Sen. Bill Nelson, D-Florida has a narrow lead over his state's governor Rick Scott, a Republican and Nelson's would-be challenger in the Florida Senate race, according to a new Quinnipiac University Poll. The poll found Nelson edging out Scott with 46 percent support to the governor's 42 percent.
Significantly, Nelson holds the lead among independent voters, who favor him 46 percent to 33 percent in the poll. Nelson also has the support of most Democrats, 87 to 7 percent, while Scott, who has not yet officially declared his bid for the race, has a similar level of support among Republicans, 86 to 7 percent, the poll found.
"Florida's Senate race features probably the two best-known politicians in the Sunshine State. A race between two-term Gov. Rick Scott and four-term incumbent Sen. Bill Nelson makes this unusual in that most voters probably already have made up their minds," said Peter A. Brown, assistant director of the Quinnipiac University Poll.
Brown, added, "The race is close, but Nelson's double-digit lead with independents puts him in slightly better shape eight months from Election Day. This election is likely to be decided by turnout."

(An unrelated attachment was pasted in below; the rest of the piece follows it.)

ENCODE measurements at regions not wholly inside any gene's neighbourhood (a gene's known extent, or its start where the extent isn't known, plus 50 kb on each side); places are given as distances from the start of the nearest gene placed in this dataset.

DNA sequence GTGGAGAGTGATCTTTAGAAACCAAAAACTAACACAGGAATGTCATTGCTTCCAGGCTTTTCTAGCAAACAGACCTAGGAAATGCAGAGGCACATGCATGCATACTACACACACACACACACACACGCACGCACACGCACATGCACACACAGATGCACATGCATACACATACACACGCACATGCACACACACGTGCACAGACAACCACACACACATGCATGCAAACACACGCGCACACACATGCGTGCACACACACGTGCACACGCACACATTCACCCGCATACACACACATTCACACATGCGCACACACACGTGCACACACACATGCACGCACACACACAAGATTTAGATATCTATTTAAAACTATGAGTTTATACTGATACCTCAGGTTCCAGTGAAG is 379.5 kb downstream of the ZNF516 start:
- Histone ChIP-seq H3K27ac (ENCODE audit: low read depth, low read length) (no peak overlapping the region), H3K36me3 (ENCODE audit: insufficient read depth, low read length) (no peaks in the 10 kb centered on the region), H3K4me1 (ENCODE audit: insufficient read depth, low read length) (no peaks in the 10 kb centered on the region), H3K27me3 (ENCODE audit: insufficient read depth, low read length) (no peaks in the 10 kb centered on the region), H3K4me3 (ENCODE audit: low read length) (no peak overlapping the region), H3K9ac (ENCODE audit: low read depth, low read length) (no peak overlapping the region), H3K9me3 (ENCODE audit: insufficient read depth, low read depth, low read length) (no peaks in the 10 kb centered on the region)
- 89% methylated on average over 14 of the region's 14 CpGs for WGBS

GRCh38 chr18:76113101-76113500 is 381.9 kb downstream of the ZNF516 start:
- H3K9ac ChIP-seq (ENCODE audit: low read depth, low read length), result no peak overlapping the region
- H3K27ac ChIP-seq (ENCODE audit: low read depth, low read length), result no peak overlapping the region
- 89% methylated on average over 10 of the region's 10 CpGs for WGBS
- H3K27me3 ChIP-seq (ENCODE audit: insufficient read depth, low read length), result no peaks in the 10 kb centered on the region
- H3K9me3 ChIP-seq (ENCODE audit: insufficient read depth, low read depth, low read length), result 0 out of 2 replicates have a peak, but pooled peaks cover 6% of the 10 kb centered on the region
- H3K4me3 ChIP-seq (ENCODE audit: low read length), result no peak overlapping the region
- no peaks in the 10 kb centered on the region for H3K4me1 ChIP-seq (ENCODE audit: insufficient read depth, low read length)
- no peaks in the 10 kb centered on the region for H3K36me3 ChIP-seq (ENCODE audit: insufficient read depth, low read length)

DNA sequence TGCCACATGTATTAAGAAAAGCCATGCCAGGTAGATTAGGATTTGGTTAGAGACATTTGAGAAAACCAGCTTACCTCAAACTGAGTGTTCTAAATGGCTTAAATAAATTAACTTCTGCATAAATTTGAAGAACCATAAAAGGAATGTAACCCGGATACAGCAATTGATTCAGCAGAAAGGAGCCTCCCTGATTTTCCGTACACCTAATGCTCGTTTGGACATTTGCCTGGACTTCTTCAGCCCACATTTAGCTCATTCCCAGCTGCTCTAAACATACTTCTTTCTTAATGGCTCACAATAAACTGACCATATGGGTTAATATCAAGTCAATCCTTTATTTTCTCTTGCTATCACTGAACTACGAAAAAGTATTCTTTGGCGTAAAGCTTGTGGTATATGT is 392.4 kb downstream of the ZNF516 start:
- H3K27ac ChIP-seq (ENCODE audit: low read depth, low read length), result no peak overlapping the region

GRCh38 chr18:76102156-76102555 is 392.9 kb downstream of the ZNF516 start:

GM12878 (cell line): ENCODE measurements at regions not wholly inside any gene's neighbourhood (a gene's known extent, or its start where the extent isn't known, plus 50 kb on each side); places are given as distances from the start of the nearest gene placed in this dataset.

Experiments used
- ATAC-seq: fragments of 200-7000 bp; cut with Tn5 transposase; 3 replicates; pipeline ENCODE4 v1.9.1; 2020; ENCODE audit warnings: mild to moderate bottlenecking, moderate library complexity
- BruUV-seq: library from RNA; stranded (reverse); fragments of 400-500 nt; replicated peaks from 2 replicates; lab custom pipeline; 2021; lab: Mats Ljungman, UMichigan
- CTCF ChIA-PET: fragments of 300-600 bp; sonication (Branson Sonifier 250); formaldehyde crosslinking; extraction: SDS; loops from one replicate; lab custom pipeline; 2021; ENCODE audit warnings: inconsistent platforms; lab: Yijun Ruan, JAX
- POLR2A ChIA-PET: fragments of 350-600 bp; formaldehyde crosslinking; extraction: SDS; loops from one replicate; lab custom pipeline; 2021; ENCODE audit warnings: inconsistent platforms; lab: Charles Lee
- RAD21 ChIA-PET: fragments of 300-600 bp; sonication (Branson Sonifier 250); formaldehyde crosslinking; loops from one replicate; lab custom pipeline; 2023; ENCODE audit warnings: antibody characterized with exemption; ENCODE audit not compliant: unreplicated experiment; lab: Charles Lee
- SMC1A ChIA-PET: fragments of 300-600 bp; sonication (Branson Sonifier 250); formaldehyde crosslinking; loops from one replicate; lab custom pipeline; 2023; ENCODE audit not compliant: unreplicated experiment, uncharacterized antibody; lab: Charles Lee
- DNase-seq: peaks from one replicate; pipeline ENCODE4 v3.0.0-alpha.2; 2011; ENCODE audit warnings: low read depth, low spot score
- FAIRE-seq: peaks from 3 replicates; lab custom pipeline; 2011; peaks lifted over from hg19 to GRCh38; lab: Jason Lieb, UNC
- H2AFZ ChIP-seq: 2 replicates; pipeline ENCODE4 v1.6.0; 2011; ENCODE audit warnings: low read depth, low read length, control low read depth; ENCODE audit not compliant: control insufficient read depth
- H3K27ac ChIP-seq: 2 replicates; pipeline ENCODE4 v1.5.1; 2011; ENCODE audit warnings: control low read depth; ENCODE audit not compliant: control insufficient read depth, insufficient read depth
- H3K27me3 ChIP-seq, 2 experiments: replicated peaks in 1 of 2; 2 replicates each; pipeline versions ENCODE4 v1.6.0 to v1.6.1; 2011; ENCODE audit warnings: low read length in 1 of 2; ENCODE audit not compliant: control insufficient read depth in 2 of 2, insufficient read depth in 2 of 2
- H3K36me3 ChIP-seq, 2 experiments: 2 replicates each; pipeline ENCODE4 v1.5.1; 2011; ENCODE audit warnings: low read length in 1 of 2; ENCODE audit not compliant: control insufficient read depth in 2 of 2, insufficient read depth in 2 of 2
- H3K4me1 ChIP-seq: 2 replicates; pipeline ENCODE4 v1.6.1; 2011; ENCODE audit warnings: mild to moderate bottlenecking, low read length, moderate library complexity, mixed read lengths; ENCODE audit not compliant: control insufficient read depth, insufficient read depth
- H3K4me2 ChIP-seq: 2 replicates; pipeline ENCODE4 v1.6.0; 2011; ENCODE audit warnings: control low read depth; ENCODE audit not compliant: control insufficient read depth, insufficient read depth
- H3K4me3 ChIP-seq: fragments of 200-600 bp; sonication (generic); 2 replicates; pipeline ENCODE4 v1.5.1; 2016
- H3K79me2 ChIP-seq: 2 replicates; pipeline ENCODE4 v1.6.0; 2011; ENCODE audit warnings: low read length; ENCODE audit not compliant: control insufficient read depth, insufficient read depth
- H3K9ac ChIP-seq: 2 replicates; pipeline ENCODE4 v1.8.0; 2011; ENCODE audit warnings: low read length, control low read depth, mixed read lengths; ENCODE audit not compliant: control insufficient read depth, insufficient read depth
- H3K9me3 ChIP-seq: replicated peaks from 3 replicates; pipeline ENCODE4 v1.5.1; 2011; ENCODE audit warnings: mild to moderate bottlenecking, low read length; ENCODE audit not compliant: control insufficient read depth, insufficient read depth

The poll also found that Scott saw his highest approval rating score ever. The governor has a seven-year history of negative approval ratings but in the latest survey he got a positive 49 to 40 percent score. By comparison, the poll found Florida voters approve of the way Nelson is doing his job, 48 to 34 percent. The findings were consistent with his scores over the last 15 years.
Scott has been in the forefront of the news as his state continues to grapple with thein Parkland, Florida. and ways to keep guns away from those with mental illness.
While Scott has not indicated if he his joining the Senate race, Politico reports, citing FEC filings, that the two-term governor has raised more than $1.1. million for his New Republican PAC and has staffed it with consultants from his prior campaigns, a clear sign Scott is beginning to show interest in challenging Nelson. Scott, due to term limits, cannot run again for governor.